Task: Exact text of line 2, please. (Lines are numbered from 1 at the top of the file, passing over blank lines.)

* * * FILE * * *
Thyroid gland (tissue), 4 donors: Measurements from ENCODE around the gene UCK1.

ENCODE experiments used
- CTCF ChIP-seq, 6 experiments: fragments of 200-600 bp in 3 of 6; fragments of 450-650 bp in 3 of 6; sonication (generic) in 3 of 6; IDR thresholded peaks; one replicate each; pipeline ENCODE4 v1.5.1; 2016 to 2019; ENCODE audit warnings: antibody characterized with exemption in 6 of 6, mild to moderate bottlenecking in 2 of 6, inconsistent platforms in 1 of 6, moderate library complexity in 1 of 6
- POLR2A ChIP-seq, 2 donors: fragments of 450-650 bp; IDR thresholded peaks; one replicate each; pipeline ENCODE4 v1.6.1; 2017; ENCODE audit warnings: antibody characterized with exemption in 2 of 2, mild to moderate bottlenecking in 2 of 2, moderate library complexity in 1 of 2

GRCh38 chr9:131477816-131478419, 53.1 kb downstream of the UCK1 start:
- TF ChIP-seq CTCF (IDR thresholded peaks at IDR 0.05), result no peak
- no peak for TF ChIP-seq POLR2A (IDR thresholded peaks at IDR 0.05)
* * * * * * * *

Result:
ENCODE experiments used